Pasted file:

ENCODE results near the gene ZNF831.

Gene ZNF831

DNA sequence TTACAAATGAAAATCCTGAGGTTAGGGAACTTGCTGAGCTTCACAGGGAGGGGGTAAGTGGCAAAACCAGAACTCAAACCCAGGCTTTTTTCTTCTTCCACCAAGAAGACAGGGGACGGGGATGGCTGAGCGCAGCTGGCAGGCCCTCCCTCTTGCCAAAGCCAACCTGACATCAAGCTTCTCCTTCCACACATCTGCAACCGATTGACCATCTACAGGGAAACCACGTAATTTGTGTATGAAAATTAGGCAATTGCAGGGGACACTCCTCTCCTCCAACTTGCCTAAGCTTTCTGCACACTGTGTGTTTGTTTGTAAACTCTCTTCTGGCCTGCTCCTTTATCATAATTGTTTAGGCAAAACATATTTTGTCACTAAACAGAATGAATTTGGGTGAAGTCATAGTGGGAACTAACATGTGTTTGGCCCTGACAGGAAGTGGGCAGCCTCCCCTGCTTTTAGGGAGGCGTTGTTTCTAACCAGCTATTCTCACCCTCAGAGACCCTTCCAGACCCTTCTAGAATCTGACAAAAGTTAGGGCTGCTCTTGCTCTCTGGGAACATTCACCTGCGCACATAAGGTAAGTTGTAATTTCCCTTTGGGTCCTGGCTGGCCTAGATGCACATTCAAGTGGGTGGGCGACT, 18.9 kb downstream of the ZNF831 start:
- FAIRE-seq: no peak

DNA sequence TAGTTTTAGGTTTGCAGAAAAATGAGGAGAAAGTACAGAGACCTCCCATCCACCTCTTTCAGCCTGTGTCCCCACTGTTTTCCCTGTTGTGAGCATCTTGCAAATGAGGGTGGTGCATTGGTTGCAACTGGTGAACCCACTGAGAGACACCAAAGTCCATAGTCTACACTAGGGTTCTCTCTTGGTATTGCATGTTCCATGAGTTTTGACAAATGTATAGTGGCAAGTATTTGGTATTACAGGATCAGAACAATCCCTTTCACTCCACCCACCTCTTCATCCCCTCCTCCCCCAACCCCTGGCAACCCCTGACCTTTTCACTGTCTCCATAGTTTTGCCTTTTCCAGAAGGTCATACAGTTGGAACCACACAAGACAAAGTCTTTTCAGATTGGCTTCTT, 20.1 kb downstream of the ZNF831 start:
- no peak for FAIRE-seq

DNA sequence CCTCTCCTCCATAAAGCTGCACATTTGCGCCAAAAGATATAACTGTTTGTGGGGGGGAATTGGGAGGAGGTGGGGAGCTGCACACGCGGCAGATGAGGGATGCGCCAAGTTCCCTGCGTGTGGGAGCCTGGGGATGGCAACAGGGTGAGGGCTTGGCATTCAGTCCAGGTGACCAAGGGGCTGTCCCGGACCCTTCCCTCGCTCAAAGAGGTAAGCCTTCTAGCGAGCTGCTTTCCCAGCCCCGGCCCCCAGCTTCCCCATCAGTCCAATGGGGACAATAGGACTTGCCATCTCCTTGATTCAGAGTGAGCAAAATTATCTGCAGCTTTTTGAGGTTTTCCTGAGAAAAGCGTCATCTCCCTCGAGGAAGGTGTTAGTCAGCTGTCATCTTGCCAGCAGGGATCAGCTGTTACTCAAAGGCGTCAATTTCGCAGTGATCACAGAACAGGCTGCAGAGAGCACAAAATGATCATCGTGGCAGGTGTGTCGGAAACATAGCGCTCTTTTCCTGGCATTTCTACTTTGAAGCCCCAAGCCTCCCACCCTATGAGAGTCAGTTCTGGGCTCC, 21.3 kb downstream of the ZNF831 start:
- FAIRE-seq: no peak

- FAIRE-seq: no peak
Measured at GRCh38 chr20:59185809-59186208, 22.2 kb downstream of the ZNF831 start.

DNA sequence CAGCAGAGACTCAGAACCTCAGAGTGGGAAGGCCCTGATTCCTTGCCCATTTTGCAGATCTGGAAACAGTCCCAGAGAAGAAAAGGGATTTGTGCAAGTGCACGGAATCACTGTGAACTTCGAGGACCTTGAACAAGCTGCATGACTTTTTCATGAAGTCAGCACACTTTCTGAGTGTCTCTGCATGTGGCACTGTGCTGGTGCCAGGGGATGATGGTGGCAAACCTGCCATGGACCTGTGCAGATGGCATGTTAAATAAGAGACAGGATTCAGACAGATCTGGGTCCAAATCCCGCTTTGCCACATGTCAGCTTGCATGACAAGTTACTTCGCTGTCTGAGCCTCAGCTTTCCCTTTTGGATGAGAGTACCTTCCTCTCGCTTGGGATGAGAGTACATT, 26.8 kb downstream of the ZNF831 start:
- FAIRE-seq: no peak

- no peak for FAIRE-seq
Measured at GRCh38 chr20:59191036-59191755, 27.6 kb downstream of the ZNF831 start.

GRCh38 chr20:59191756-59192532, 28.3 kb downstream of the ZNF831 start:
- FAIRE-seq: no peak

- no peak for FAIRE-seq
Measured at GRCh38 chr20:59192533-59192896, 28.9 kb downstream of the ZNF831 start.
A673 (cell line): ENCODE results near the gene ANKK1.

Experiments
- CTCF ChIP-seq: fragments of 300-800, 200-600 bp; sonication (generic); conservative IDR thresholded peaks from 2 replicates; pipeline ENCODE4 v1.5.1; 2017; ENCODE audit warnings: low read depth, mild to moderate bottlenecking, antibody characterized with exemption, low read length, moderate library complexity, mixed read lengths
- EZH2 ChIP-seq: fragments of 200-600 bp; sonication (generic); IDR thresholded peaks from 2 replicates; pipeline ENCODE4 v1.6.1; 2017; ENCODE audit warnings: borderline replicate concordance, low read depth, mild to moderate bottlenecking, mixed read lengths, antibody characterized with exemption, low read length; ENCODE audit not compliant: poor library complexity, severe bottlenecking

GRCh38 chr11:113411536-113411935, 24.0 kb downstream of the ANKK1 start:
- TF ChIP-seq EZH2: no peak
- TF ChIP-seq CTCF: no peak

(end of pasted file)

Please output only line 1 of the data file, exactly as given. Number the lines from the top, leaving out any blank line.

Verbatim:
ENCODE results near the gene ZNF831.